Simple lifestyle changes can make a significant improvement in your sleep. Some things you can do to help include:

  • Watching your weight
  • Exercising regularly
  • Avoiding alcohol, drugs, and heavy meals before bedtime
Weight is often a major factor in snoring and OSA. The extra mass around the neck can contribute to the collapse of the airway. This is one reason men might snore more than women.

Age is also a factor because as we get older, the muscles in the neck tend to relax not being as firm as when we were younger, adding extra mass to obstruct the airway. We also tend to put on a few extra pounds increasing the ability in obstructing the airway. Shedding those unneeded pounds can make a tremendous difference in the quality of sleep.

Oral Appliances
Mandibular repositioners or oral appliances such as the TheraSnore are an excellent method of treatment for snoring and mild to moderate sleep apnea. The TheraSnore, worn while asleep, gently holds the mandible (lower jaw) in a forward position. This forward position, even if it is only 1 mm, prevents the airway from becoming obstructed. The TheraSnore oral appliance is fit in the doctor's office in as little as 30 minutes without the need of any labs, models or impressions. The day you ask for the TheraSnore is the day you go home with it. Normally it takes four to seven nights to get used to wearing the appliance all night long. Once you begin wearing the appliance all night, you'll be amazed how each morning you will awake feeling refreshed and rested.

The Adjustable TheraSnore oral appliance has an effective rate of 93% in the treatment of mild to moderate sleep apnea as well as simple snoring.


Continuous Positive Airway Pressure or CPAP as it is commonly referred to is by far the best mechanical device for treating sleep apnea. Many say CPAP is the gold standard for treating OSA. CPAP has been proven effective for approximately 90 to 95 percent of all OSA sufferers. CPAP is essentially an air compressor that attaches to a mask which is secured over the patient's nose/mouth. The machine uses closely regulated positive air pressure to maintain an open airway. The major drawback to CPAP is many patients cannot tolerate the mask over the face while sleeping.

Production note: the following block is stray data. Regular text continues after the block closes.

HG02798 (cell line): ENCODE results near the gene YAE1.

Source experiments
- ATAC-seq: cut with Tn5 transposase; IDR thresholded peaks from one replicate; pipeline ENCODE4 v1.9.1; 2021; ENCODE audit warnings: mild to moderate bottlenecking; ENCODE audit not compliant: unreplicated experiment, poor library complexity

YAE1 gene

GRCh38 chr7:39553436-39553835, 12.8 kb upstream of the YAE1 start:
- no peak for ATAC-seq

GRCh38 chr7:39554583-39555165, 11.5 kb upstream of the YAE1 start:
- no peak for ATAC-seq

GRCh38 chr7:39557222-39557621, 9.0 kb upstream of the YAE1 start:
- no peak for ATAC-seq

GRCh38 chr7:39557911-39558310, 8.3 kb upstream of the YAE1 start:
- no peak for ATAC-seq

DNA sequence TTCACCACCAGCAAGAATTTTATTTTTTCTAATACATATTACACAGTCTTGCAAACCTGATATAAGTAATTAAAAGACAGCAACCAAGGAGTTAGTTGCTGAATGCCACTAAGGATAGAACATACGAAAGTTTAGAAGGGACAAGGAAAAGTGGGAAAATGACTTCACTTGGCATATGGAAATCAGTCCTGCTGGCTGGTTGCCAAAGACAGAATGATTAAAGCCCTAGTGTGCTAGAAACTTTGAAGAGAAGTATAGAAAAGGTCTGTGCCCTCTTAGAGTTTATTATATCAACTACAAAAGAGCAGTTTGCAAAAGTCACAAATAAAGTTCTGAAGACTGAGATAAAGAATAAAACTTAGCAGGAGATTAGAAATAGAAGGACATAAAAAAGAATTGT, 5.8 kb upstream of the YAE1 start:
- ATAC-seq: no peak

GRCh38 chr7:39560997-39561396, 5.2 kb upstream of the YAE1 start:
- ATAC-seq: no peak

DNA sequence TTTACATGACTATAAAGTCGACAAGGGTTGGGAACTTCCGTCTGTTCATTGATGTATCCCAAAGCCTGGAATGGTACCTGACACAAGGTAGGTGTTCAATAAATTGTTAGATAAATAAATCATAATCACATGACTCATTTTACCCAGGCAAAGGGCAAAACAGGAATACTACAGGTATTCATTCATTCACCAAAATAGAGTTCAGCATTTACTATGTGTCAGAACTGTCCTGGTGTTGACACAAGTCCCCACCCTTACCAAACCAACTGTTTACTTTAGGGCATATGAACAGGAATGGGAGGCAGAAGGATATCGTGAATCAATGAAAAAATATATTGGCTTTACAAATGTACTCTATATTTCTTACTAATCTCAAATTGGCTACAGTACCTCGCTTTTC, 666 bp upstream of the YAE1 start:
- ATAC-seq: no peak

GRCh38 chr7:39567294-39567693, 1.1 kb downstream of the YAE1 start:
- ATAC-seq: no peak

Surgery is usually reserved for those OSA patients who have not responded to medical treatment. New surgical procedures are developed on a regular basis. However, surgery is very invasive and painful. The most common surgical procedure for snoring and sleep apnea has been uvulopalatopharyngoplasty, or UPPP. In UPPP, the surgeon removes loose tissue in the upper airway, including the soft palate and the uvula, using a scalpel.

In recent years, laser surgery, or LAUP, has become a popular treatment for snoring. As you can see from the name, this procedure achieves the same results as the UPPP, but the surgeon uses a laser instead of a scalpel, The laser beam trims the uvula and the soft palate in a series of clinic sessions performed under local anesthesia. Both the UPPP and the LAUP remove tissue which may obstruct the airway.

While surgery enjoys a good initial success rate in some, effectiveness is often diminished over time. Some patients may suffer a change in their voice and regurgitation of liquids through the nose when swallowing or even the loss of the gag reflex.

One of the latest forms of surgery to treat snoring is called Somnoplasty. This procedure involves shrinking the uvula by using a radio-frequency generator connected to a narrow needle. The needle penetrates the uvula and destroys a small area of inner tissue by generating heat of 158 to 176 degrees Fahrenheit. Somnoplasty can be costly and sometimes require more that one treatment. We have only mentioned a few of the various surgeries to treat snoring and sleep apnea. There are many different forms of surgery to treat OSA.

...providing safe sleep since 1987

The Food and Drug Administration (FDA) requires that the TheraSnore® and all other anti-snoring appliances be fit by a physician or dentist. Patients may not fit themselves.

Disclaimer: The information provided by distar.com is not intended to be medical advice. If you suspect you have a sleep disorder you should seek care from a qualified professional. Distar is not responsible for any mistakes or omissions on the distar.com site.